When I was seven years old, my family traveled to Paris where we stayed with our Parisian friends. The parents, who have four children, asked me what I wanted to do in Paris. I said I wanted to go to the top of the Eiffel Tower. They looked baffled. None of them had ever been to the top of the Eiffel Tower, despite living within eyesight of it; but, they indulged me. We went. It was breathtakingly incredible. It was the first (and I assume, last) time they had been up there. It’s not a très cool Parisian thing to do, but I still thought it was so strange that someone could live near a world-famous site without taking the time to see it up close.
That is, until I went four years living in the shadow of Mont Blanc without visiting. Oops!
I’ve seen Mont Blanc from every angle. I’ve skied in Mont Blanc’s backyard, but I’ve never actually bought the ticket and taken the two gondolas and one elevator up to the highest peak in Europe until my friend Betsy came to town last week.
I don’t know why I waited. It was breathtakingly incredible.
There are many different ways to get to the top — ways that include ice picks, skis and Mission Impossible-style gear– but the fastest route is to take the Aguille de Midi from downtown Chamonix. Now that I’ve done it, here are my recommendations.
Bring your credit card. Round-trip tickets run about 60 euros a piece. Children between the ages of five and 14 years old cost about 50 euros. Children younger than five are free, although it’s not recommended. Children under three are not allowed. There is a family of four pass for 200 euros. The ticket office opens at 6:30am and the last gondola up is at 4:30pm. Book online if you can.
Block three hours of time. Buying tickets, waiting in line and taking two gondolas up 2,700 meters takes about 45 minutes to an hour. Once you reach the top, you will receive a ticket with a time to return to Chamonix. I was shocked to discover that we weren’t allowed to board our return gondola for another hour and a half, but seeing everything the Aguille de Midi has to offer actually takes about that much time. The whole trip took nearly four hours, but we visited at the peak of the season and at the busiest time of day. Next time, I’ll go in the morning.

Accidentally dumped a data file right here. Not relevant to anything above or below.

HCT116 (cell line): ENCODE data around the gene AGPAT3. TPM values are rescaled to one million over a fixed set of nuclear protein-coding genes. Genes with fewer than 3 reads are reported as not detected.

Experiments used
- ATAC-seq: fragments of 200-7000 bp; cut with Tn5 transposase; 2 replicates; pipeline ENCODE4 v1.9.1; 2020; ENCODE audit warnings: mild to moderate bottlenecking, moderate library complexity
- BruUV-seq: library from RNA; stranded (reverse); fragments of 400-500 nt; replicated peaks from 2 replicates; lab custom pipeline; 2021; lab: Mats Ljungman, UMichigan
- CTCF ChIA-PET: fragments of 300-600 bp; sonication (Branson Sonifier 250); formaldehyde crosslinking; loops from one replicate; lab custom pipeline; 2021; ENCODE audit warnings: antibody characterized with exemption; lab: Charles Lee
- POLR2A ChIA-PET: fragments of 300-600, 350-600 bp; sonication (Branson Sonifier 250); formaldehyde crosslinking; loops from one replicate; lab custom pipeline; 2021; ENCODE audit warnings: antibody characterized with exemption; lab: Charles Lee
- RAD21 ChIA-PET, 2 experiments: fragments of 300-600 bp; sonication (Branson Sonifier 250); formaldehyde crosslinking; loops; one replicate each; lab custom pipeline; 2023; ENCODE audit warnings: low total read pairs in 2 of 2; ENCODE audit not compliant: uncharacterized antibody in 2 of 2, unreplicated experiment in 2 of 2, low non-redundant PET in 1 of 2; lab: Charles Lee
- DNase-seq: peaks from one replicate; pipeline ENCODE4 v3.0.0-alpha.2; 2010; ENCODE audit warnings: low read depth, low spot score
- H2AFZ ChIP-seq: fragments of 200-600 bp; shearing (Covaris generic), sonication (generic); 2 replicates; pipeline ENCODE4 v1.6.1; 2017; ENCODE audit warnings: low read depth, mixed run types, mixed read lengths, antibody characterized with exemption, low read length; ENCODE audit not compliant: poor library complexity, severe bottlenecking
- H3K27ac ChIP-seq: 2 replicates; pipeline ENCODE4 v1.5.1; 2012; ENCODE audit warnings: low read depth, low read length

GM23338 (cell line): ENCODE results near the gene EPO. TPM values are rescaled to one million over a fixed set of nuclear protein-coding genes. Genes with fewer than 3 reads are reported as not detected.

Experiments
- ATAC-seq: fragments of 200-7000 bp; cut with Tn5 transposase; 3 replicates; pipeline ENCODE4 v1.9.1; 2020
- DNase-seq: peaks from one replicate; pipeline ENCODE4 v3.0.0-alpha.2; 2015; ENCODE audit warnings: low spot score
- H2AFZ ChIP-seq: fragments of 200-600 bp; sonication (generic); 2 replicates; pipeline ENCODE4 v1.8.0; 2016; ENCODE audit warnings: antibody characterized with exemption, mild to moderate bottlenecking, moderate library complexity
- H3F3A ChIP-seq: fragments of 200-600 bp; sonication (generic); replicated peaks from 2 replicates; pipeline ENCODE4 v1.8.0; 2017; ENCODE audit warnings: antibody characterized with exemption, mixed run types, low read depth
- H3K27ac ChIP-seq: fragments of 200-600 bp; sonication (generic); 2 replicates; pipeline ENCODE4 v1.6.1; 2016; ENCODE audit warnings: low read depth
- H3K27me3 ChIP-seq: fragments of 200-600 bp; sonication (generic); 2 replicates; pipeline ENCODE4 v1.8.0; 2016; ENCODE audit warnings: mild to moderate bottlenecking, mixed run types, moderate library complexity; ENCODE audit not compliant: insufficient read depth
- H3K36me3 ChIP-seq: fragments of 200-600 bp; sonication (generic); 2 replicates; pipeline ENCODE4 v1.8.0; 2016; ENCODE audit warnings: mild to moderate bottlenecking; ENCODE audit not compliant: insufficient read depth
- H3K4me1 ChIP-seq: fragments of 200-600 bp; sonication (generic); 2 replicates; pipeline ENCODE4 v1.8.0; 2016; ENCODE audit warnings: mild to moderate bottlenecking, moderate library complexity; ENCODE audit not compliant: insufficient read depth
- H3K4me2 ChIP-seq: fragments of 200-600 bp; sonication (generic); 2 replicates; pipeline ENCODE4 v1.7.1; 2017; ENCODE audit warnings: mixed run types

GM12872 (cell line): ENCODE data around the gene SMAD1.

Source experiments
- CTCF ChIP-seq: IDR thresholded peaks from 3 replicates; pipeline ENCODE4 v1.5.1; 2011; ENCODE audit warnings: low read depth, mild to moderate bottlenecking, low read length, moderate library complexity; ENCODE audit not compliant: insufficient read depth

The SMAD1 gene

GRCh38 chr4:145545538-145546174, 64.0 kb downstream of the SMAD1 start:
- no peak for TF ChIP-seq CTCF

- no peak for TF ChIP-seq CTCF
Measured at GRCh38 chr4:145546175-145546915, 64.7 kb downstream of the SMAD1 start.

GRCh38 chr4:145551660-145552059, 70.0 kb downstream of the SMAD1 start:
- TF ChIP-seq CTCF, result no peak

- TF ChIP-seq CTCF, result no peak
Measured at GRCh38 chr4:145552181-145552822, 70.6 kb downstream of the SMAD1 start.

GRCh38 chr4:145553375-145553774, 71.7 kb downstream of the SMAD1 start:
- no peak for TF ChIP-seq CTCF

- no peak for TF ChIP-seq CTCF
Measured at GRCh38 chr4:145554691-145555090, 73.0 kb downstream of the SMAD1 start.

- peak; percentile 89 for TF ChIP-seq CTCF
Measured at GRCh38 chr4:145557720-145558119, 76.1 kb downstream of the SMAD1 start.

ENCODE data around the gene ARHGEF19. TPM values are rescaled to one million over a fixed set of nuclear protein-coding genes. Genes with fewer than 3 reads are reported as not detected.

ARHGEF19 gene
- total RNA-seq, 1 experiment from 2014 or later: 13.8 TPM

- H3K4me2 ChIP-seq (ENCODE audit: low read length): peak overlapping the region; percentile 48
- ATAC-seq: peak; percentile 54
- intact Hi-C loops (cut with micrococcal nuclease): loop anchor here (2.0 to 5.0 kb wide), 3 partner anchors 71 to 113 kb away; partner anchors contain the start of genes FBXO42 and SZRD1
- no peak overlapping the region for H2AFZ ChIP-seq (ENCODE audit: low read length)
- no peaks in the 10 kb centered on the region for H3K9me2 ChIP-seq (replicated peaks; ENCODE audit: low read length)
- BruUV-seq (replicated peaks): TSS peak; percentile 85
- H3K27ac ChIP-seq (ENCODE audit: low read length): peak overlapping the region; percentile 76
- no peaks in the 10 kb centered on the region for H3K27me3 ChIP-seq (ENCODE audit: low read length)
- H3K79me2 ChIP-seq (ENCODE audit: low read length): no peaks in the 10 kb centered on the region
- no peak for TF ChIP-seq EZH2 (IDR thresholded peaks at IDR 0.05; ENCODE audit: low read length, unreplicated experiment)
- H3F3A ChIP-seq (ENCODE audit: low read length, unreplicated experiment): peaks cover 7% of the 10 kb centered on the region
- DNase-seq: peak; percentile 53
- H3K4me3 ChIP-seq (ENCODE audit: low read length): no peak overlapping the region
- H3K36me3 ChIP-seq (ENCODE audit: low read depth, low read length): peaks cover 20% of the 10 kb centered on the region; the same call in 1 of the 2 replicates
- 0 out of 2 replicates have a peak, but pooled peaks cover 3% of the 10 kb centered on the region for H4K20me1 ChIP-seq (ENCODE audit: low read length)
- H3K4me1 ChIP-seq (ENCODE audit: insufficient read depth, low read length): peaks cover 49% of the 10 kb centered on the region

Pack wisely. It’s a good 20 degrees colder on the mountain, so do pack a jacket, sunglasses and sunscreen. If it’s winter, I’d add a hat and gloves. Also, bring a bottle of water. The altitude can really leave you breathless, so it’s important to stay hydrated and take breaks.
Have lunch on the mountain. There are a few different options if you’d like to dine on Mont Blanc. The first option is to book a table at the Restaurant 3842. Request a window table! The second option is to buy something inexpensive at the snack bar and sit outside. The third option is to exit the first gondola on the way up or down and have lunch at the Alpine cafe located mid-way up the mountain. You can also pack a picnic, but I’d only recommend this in the warmer months.
Step into the void. We waited about 30 minutes to spend about 30 seconds in a glass box suspended in the air. It was dizzying and electrifying. Totally worth it. You have to try it.
Have you been? What did you think? The gondola ride alone was one of the most intense roller coasters I’ve been on — lots of “ooohs” and nervous laughter that transcended the seven or so different languages we heard spoken on board.
Over the next two weeks we’re exploring Barcelona and Menorca, so feel free to follow along via my Instagram stories. And please send in any recommendations you have for tapas and sangria! Meanwhile, here are a few links to kick off your week: